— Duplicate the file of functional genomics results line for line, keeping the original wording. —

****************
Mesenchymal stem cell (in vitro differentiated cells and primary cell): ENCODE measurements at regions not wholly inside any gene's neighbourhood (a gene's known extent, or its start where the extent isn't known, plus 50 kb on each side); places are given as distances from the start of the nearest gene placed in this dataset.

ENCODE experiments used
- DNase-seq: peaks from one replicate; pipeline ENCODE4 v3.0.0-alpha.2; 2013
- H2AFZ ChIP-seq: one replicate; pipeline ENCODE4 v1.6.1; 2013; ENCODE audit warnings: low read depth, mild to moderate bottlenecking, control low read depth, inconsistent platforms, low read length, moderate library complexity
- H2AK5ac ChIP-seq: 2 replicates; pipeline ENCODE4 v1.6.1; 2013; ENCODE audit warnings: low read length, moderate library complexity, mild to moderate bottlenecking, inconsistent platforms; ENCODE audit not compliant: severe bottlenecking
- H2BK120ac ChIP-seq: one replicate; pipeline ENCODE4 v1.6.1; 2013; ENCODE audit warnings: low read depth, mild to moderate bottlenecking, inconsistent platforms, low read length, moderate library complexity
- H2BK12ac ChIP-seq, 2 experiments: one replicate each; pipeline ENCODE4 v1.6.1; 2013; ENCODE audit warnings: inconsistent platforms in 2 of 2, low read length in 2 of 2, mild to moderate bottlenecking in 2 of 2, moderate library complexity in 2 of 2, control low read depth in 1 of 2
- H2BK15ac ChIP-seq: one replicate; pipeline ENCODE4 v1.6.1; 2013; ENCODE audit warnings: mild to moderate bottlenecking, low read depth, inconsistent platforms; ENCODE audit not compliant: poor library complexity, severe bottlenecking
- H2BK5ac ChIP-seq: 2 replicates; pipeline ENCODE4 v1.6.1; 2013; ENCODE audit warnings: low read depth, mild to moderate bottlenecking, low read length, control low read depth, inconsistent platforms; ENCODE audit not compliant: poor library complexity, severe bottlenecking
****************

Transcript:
Mesenchymal stem cell (in vitro differentiated cells and primary cell): ENCODE measurements at regions not wholly inside any gene's neighbourhood (a gene's known extent, or its start where the extent isn't known, plus 50 kb on each side); places are given as distances from the start of the nearest gene placed in this dataset.

ENCODE experiments used
- DNase-seq: peaks from one replicate; pipeline ENCODE4 v3.0.0-alpha.2; 2013
- H2AFZ ChIP-seq: one replicate; pipeline ENCODE4 v1.6.1; 2013; ENCODE audit warnings: low read depth, mild to moderate bottlenecking, control low read depth, inconsistent platforms, low read length, moderate library complexity
- H2AK5ac ChIP-seq: 2 replicates; pipeline ENCODE4 v1.6.1; 2013; ENCODE audit warnings: low read length, moderate library complexity, mild to moderate bottlenecking, inconsistent platforms; ENCODE audit not compliant: severe bottlenecking
- H2BK120ac ChIP-seq: one replicate; pipeline ENCODE4 v1.6.1; 2013; ENCODE audit warnings: low read depth, mild to moderate bottlenecking, inconsistent platforms, low read length, moderate library complexity
- H2BK12ac ChIP-seq, 2 experiments: one replicate each; pipeline ENCODE4 v1.6.1; 2013; ENCODE audit warnings: inconsistent platforms in 2 of 2, low read length in 2 of 2, mild to moderate bottlenecking in 2 of 2, moderate library complexity in 2 of 2, control low read depth in 1 of 2
- H2BK15ac ChIP-seq: one replicate; pipeline ENCODE4 v1.6.1; 2013; ENCODE audit warnings: mild to moderate bottlenecking, low read depth, inconsistent platforms; ENCODE audit not compliant: poor library complexity, severe bottlenecking
- H2BK5ac ChIP-seq: 2 replicates; pipeline ENCODE4 v1.6.1; 2013; ENCODE audit warnings: low read depth, mild to moderate bottlenecking, low read length, control low read depth, inconsistent platforms; ENCODE audit not compliant: poor library complexity, severe bottlenecking